Two and a half years after the final phase of the Queens Boulevard bike lanes was originally set to be completed, Mayor de Blasio announced last Thursday that the city will follow through with construction starting this summer.
For many bike and street safety activists, the announcement is long overdue. During his press event, the mayor chalked the delay of the final phase of the project over the past year up to Covid and required state and federal approvals, though de Blasio had agreed to reconsider the Department of Transportation’s plan in February 2020 in response to resistance by Councilmember Karen Koslowitz (D-Forest Hills).
On Thursday de Blasio said, pending the remaining state and federal green light, construction would begin in July and finish up in November.
The delays over the past year date back to a February town hall in Forest Hills, when de Blasio waffled on the plan’s last leg, which is slated to stretch from Yellowstone Boulevard to Union Turnpike, by saying he would formally consider an alternative to the DOT’s plan, after Koslowitz raised concerns over eliminating around 200 parking spots.
De Blasio assured residents that his consideration of a totally new plan would not slow down progress on the redesign. In May 2020, the DOT announced that it would pause the project due to Covid-based disruptions.
Koslowitz wasn’t alone in her opposition. Community Board 6 voted against Phase IV of the bike lanes in 2018 after a number of members expressed concerns over parking and the impact on businesses. To address the parking issue Koslowitz had proposed a plan that would place bike lanes along the medians instead of along the service road, and according to Patch, had continuously pressured the DOT to revisit its plans from the spring of 2018 on.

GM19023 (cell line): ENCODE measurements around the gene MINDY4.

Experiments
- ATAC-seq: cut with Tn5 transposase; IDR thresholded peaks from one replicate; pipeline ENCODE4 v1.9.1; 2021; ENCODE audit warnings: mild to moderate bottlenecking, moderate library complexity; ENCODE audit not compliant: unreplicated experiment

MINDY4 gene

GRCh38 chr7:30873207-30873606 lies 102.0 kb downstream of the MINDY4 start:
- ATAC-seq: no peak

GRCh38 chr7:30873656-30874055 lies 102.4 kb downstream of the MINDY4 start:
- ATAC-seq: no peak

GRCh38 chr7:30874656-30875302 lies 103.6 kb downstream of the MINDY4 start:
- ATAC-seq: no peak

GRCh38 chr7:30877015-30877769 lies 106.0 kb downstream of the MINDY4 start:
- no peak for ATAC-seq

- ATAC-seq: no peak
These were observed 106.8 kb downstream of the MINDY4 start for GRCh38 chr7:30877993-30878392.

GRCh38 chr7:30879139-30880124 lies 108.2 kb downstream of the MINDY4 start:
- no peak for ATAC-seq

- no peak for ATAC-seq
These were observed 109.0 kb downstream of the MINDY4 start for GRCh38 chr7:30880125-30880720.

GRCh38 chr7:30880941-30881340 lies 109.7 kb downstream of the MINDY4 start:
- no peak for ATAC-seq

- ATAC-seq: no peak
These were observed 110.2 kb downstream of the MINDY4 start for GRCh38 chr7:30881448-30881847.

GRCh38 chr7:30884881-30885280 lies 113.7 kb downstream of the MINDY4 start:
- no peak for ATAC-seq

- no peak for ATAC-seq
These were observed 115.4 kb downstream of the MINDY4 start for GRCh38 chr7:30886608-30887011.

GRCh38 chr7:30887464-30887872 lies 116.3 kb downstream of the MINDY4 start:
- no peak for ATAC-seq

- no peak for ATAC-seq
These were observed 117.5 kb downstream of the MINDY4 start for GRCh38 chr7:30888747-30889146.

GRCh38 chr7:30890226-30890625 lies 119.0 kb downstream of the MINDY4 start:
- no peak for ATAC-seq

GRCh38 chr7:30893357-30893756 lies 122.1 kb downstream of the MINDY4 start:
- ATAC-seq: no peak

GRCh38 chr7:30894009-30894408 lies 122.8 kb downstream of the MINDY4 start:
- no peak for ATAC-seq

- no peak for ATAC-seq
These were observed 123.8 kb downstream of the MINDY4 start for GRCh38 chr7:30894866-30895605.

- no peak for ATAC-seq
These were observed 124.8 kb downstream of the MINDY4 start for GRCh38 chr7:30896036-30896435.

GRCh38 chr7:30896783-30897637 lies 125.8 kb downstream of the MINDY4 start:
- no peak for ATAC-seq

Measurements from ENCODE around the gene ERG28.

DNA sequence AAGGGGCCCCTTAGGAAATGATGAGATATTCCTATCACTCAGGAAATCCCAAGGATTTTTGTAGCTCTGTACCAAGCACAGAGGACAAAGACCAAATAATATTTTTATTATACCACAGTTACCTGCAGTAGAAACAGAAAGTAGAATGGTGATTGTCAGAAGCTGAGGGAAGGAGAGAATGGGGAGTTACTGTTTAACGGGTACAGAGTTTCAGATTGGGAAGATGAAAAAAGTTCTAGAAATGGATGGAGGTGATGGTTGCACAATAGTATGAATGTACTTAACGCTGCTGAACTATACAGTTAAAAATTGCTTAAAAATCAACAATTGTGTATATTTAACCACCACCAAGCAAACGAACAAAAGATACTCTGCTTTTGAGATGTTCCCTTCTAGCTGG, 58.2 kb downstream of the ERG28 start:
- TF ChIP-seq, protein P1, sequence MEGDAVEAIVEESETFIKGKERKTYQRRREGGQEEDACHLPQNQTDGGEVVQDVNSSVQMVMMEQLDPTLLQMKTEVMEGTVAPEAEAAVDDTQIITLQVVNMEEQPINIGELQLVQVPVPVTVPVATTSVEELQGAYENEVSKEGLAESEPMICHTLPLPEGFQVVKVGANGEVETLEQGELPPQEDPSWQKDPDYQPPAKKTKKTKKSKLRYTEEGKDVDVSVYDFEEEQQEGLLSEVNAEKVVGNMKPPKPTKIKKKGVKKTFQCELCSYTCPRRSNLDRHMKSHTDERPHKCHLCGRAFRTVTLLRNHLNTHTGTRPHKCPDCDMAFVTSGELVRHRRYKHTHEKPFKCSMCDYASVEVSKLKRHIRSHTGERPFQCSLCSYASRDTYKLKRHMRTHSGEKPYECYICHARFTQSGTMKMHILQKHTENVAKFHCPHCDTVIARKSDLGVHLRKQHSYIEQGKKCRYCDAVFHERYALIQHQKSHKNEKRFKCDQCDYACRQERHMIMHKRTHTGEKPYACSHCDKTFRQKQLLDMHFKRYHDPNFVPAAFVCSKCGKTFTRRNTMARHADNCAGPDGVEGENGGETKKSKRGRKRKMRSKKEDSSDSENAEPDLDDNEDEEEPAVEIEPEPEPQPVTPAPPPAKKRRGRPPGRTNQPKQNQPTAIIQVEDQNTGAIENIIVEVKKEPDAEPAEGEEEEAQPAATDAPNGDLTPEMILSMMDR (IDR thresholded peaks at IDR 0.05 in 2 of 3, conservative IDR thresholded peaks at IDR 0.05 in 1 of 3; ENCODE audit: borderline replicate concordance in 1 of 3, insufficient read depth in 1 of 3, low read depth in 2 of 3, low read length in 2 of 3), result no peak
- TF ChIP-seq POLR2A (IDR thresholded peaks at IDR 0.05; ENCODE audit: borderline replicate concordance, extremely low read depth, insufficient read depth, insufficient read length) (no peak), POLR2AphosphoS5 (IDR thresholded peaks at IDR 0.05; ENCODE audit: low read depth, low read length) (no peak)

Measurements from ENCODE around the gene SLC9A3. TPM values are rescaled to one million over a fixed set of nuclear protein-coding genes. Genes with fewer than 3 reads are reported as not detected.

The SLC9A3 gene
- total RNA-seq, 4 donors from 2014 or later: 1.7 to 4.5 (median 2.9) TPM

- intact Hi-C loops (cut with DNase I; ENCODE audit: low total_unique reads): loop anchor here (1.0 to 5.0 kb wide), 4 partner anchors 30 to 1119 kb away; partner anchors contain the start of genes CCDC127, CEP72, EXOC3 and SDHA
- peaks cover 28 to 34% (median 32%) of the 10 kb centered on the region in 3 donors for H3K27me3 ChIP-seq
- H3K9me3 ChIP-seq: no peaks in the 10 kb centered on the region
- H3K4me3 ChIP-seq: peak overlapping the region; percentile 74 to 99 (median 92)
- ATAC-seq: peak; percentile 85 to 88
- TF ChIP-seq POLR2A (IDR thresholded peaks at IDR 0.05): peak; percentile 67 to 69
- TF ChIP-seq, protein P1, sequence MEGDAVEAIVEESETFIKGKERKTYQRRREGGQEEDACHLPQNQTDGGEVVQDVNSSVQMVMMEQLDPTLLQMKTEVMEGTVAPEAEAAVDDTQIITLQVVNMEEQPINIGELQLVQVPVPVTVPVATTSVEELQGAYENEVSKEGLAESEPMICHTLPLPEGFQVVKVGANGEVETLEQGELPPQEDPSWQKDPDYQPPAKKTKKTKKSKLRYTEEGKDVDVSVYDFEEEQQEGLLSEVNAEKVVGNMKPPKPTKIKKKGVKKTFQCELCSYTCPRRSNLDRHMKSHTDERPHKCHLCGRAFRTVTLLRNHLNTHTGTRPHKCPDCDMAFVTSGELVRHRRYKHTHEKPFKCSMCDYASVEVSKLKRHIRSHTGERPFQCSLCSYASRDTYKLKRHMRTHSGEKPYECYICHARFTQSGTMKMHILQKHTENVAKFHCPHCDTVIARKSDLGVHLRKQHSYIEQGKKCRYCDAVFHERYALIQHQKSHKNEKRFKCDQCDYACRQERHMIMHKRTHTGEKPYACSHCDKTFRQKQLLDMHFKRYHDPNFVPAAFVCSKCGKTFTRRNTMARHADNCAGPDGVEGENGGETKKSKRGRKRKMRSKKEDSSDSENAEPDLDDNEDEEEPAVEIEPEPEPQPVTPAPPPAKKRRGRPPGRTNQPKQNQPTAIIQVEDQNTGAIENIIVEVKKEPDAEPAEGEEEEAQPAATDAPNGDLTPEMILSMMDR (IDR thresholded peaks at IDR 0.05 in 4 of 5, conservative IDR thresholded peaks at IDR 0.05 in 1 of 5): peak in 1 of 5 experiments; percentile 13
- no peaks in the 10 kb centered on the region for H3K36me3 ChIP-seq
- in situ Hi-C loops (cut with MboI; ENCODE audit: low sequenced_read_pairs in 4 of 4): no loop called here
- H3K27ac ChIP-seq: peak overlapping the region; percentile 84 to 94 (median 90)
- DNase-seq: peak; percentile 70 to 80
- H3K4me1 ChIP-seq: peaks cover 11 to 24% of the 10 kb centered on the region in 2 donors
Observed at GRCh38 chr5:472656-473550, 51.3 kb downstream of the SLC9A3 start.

When de Blasio agreed to consider Koslowtiz’s plan, it was swiftly panned by street safety advocates and neighborhood cyclists, who said that putting pedestrian and bike paths in the middle of the street would create more risks as people had to cross it.
In announcing the new timeline of construction this week, the mayor confirmed that the DOT mostly will stick to its original design, and not Koslowitz’s.
“The councilmember, I think honestly, felt that what she was proposing was a better approach for the community, and we truly, carefully listened to her thoughts about it, looked at it, but came to the conclusion that it wasn’t workable and that the original plan was fair. I think there were some adjustments made but it’s based on the original plan,” de Blasio said at the press event last week.